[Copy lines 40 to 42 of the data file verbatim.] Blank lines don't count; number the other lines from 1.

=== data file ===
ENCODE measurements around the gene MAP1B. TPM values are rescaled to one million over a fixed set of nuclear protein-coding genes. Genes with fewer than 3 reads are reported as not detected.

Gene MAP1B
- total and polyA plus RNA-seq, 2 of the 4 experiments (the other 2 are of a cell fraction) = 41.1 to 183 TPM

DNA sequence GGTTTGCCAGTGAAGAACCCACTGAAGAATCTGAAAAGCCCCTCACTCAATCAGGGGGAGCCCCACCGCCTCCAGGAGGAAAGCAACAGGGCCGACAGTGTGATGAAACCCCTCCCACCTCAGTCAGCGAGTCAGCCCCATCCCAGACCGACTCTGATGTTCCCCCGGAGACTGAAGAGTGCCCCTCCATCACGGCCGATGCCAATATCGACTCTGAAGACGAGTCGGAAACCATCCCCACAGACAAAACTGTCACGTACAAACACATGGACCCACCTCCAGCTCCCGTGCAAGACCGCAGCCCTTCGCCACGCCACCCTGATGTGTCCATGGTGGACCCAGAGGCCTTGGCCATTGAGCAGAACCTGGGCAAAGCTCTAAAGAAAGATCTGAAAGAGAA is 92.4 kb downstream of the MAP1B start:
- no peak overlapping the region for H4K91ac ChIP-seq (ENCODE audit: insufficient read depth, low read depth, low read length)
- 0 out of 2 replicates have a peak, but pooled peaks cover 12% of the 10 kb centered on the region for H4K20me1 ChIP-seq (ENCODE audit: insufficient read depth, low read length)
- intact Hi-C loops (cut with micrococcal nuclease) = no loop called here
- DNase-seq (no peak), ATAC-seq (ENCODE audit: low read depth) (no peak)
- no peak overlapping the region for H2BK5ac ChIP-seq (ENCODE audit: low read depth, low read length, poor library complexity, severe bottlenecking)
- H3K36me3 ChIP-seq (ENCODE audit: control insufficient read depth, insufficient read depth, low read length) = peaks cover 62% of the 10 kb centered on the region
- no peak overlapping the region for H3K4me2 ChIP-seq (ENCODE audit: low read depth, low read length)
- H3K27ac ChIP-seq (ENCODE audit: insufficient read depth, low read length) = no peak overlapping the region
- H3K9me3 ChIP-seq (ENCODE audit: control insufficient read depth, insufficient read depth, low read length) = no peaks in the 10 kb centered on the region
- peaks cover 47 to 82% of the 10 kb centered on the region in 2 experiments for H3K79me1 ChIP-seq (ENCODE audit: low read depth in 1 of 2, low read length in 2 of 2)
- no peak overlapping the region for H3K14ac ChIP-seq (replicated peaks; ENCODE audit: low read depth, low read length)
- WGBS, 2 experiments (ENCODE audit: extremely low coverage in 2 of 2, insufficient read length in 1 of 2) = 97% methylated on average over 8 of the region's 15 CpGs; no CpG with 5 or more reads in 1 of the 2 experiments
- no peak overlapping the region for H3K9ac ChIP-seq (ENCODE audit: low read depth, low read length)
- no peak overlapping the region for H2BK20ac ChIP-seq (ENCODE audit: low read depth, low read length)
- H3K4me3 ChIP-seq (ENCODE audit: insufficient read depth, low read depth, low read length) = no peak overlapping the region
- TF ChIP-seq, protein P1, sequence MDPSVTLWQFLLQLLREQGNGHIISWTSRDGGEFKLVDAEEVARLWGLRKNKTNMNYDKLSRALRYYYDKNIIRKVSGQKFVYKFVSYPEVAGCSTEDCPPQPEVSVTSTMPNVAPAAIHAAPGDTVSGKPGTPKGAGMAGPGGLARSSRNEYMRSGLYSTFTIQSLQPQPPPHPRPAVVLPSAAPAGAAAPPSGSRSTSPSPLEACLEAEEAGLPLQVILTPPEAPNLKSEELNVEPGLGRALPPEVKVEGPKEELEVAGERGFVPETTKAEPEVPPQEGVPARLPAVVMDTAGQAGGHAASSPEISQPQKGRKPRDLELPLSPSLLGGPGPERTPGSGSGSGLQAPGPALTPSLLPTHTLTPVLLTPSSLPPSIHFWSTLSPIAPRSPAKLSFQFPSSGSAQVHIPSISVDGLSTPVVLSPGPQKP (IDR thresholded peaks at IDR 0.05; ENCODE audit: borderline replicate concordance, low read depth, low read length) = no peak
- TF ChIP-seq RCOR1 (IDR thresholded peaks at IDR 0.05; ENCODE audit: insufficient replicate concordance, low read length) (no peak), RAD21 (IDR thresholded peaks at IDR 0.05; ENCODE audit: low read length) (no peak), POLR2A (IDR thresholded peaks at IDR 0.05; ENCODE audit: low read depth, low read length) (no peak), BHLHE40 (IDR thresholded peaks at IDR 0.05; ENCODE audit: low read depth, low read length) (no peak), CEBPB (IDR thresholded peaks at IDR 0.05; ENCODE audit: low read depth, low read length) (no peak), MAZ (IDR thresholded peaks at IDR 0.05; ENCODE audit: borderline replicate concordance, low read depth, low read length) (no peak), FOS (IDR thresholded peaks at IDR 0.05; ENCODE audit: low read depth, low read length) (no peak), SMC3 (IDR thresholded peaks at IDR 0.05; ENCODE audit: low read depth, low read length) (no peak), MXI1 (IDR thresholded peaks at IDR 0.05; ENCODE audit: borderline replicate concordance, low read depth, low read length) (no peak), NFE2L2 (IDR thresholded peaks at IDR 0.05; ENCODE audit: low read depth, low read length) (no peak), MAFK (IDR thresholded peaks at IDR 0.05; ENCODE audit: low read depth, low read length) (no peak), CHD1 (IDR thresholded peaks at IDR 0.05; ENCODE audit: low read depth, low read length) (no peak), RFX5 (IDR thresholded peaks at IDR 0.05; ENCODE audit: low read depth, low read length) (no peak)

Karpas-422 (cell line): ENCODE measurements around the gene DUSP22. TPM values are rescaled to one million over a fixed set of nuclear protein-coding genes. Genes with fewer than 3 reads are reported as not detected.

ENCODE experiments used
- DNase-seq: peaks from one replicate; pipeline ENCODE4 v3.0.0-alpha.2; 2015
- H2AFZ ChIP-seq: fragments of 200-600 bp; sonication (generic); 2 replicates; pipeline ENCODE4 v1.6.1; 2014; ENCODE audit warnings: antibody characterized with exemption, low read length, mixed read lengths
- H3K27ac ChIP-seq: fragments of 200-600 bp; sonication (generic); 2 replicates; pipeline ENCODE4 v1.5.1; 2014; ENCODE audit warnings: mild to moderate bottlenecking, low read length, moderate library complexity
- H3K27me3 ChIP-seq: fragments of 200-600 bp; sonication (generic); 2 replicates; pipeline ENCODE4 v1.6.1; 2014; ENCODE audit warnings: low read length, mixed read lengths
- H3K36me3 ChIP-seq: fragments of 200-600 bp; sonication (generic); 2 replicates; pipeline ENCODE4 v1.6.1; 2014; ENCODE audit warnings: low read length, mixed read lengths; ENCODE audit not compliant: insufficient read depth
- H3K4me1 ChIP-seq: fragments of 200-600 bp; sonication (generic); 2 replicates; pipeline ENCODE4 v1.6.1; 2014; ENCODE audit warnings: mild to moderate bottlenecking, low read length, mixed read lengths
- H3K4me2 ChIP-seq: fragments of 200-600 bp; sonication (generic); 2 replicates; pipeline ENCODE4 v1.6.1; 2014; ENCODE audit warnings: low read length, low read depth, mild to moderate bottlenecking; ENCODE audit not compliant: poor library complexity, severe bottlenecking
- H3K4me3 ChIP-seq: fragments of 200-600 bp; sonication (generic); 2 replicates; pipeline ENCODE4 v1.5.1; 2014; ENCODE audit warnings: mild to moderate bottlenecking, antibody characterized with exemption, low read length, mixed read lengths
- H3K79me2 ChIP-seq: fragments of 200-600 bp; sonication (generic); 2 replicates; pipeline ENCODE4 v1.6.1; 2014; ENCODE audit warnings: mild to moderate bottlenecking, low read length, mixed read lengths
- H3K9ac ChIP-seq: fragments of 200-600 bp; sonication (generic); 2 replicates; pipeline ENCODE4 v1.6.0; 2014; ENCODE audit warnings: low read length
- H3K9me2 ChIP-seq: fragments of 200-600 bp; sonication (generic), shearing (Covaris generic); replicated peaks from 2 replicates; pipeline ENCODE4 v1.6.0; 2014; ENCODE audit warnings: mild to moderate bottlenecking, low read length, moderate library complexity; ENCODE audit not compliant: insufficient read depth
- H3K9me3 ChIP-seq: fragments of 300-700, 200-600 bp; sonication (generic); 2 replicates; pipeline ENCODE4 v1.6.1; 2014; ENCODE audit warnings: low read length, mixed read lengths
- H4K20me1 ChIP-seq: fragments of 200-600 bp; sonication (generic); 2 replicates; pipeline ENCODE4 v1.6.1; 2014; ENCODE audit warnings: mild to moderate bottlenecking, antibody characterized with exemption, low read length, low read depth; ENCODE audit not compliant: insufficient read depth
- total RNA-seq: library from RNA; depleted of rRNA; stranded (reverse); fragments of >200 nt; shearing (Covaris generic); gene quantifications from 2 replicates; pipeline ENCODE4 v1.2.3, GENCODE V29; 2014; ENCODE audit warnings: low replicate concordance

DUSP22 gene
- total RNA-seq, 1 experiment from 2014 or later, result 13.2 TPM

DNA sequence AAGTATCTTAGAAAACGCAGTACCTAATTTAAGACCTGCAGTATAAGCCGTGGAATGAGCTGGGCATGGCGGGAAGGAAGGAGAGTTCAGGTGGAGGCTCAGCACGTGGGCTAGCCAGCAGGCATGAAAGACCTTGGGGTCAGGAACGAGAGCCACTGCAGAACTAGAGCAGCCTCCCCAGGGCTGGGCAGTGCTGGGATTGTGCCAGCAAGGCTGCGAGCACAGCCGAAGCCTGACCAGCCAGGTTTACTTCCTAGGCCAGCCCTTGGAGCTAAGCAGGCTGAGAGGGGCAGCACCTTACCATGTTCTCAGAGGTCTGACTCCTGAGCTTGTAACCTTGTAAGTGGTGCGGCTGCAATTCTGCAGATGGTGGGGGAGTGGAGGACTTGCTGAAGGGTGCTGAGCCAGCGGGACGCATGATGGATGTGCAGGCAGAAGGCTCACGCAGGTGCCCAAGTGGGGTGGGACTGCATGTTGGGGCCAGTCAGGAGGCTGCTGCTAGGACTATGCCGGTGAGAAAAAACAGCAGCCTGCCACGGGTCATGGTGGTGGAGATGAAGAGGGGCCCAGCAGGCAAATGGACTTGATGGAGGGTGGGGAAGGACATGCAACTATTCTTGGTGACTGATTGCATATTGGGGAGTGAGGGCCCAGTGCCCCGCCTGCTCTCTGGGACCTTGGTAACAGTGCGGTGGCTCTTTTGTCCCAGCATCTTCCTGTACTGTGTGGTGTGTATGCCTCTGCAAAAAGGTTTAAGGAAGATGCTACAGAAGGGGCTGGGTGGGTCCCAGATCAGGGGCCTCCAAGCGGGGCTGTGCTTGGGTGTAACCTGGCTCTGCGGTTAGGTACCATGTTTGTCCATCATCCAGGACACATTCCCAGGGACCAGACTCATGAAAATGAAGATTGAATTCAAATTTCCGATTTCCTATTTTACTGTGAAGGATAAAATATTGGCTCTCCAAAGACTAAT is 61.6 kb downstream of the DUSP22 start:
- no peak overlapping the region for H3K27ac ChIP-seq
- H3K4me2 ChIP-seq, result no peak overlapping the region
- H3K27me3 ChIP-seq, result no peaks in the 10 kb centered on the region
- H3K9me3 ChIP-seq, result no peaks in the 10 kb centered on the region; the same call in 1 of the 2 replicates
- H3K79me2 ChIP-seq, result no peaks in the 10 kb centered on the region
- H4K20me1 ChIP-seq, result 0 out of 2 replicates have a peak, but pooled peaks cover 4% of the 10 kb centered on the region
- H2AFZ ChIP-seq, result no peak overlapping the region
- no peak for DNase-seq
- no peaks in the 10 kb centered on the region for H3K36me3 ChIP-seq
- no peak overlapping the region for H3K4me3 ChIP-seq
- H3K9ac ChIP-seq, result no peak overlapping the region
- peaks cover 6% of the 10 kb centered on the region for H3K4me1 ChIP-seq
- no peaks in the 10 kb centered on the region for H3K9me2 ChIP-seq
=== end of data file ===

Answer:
DNA sequence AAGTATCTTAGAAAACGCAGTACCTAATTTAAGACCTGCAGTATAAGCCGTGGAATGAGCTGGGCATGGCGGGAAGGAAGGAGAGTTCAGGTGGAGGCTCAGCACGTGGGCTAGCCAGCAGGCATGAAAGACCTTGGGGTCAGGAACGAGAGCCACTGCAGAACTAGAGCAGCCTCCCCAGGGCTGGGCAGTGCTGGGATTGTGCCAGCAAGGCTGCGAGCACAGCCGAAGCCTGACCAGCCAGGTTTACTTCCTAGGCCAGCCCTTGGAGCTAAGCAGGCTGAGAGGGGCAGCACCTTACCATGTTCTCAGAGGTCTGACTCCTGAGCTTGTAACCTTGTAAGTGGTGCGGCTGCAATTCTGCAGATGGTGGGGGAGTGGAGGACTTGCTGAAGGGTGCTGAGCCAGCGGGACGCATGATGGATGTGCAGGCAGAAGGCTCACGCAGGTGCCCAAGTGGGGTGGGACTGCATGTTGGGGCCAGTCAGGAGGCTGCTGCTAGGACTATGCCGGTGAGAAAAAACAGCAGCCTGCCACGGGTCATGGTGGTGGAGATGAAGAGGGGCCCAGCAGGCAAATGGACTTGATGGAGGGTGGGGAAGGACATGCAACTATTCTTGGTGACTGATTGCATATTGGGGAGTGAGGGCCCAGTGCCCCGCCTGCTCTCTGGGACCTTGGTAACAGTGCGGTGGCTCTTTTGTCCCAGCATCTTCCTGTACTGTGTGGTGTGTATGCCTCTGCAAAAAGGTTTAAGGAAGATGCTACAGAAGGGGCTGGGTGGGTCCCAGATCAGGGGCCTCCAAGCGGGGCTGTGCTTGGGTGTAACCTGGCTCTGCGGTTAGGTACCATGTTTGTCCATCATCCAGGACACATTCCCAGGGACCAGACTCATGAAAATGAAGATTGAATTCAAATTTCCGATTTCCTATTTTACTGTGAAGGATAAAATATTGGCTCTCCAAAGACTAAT is 61.6 kb downstream of the DUSP22 start:
- no peak overlapping the region for H3K27ac ChIP-seq
- H3K4me2 ChIP-seq, result no peak overlapping the region